Emeritus Professor Feargal Cochran offers his expert commentary as negotiations around Brexit and the Northern Ireland Protocol continue.
‘Last week, Johnson’s Brexit Minister Lord Frost published a Foreword to a new report on the Northern Ireland Protocol from think tank Policy Exchange, which accused the European Union of undermining cross community consent and the Good Friday Agreement in Northern Ireland. The Protocol was of course, a solution devised as much by Boris Johnson as it was the EU, to solve the problem of having a hard land border in Ireland after the UK left the European Union.
‘The UK is fighting Brexit on a number of fronts, most recently with the French government over post Brexit fishing rights, which led to France threatening sanctions against the UK that could have wider implications for cross-Channel trade, including additional border checks and UK ships being banned from French ports. While the language has de-escalated, allegations of bad faith over the legal interpretation of the Withdrawal Agreement and NI Protocol are now an endemic feature of the UK-EU relationship and are likely to remain so for the foreseeable future.
‘Some of this is driven by the domestic political agendas in the UK and other EU member-states. We can expect more headlines in the media about fish wars, sausage wars and how Britain is standing up to what the UK sees as the EU’s unnecessary inflexibility over the implementation stage of Brexit.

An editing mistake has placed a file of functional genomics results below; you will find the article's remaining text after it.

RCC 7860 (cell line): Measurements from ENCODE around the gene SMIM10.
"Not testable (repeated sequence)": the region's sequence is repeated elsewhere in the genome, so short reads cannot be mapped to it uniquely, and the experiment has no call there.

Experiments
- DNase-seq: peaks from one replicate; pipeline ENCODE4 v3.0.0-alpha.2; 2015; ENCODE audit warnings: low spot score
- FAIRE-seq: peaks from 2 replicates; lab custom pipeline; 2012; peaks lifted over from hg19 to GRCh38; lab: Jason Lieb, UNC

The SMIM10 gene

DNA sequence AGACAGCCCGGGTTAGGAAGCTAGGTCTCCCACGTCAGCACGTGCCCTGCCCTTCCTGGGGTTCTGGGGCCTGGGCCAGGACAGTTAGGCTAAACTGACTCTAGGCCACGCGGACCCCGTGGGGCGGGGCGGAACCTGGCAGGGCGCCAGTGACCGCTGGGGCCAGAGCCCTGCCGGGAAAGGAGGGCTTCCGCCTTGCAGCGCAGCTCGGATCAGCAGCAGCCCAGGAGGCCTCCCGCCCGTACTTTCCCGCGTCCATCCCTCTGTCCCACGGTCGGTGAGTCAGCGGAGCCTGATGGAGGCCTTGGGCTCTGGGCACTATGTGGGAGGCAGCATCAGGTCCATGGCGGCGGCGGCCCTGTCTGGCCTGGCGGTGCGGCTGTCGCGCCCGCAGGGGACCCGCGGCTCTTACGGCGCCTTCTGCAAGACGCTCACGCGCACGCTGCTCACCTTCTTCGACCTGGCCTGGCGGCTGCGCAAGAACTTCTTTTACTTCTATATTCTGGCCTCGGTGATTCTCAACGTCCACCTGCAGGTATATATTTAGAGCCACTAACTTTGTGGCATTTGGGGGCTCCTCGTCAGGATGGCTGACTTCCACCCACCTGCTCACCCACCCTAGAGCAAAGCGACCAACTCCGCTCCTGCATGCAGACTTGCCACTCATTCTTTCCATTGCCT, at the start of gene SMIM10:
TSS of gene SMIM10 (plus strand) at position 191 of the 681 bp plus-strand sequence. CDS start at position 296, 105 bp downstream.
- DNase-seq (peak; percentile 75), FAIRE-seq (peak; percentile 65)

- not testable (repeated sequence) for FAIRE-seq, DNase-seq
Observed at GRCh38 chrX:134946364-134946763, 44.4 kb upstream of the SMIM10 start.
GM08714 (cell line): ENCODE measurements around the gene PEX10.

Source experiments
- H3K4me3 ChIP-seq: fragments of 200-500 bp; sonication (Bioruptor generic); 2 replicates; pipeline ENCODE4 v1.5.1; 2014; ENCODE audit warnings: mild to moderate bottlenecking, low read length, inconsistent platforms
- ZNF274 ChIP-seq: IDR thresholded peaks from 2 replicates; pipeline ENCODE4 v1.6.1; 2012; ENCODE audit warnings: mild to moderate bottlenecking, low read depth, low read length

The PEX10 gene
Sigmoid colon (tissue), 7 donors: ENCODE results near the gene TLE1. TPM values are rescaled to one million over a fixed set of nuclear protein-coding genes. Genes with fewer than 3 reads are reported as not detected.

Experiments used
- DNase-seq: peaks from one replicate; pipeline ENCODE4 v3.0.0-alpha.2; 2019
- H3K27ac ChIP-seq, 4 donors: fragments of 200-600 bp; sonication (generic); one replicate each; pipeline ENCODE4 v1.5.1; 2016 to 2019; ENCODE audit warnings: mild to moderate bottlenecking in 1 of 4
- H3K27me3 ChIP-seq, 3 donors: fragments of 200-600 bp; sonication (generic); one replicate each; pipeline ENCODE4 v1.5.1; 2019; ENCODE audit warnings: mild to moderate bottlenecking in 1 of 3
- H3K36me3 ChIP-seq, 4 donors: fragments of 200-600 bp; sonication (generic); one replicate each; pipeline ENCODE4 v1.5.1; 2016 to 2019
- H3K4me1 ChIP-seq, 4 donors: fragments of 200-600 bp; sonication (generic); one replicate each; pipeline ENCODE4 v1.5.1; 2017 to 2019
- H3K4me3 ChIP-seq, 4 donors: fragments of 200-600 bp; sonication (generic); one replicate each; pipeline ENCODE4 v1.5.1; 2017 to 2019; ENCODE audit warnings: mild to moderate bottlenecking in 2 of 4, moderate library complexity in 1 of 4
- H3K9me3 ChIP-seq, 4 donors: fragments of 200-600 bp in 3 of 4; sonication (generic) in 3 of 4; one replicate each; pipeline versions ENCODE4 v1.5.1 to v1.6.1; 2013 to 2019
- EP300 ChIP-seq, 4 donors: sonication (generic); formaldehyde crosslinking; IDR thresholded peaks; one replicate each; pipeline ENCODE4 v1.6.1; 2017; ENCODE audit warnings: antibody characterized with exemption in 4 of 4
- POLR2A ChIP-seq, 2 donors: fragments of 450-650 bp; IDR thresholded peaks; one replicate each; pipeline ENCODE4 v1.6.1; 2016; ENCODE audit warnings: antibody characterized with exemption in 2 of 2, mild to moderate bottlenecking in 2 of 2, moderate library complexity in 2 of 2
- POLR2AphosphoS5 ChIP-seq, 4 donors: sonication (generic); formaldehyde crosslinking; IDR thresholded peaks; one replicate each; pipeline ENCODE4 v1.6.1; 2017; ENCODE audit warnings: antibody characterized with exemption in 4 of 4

‘The UK has not rejected the Protocol, as many unionist politicians in Northern Ireland have demanded, it merely objects to what it believes to be the EU’s strict interpretation of its terms. The EU has already compromised on some operational dimensions of both the NI Protocol and the Withdrawal Agreement and may give further ground in the weeks ahead, but the basic legal infrastructure and governance mechanisms are likely to remain in place.
‘However, the root of current difficulties lies not so much in the technical dimensions of the Withdrawal Agreement, the specific rules over fishing rights or the legal boundaries of the NI Protocol. The main problem is that Boris Johnson and his government lack credibility as a result of their attempts to disavow agreements and obligations they have previously signed up to. There is a view, publicly articulated by some, including Johnson’s immediate predecessor Theresa May, and privately believed by many more, that the UK has repeatedly demonstrated bad faith in its Brexit negotiations and cannot be trusted to adhere to future agreements it makes.
‘In the final analysis, mediating post Brexit fishing rights between France and the UK or implementing new customs arrangements as a result of the NI Protocol, requires an element of goodwill in order to work. The limits of what is allowable are subject to interpretation, and the diminished levels of trust between the EU and the UK are making it impossible to reach a mutually acceptable interpretation of the complex rules and regulations devised under the Withdrawal Agreement.
‘Ultimately, the concern that the UK is negotiating in bad faith is likely to prove more corrosive for the current government than specific disagreements over the details of fishing limits or the implementation of the Northern Ireland Protocol.’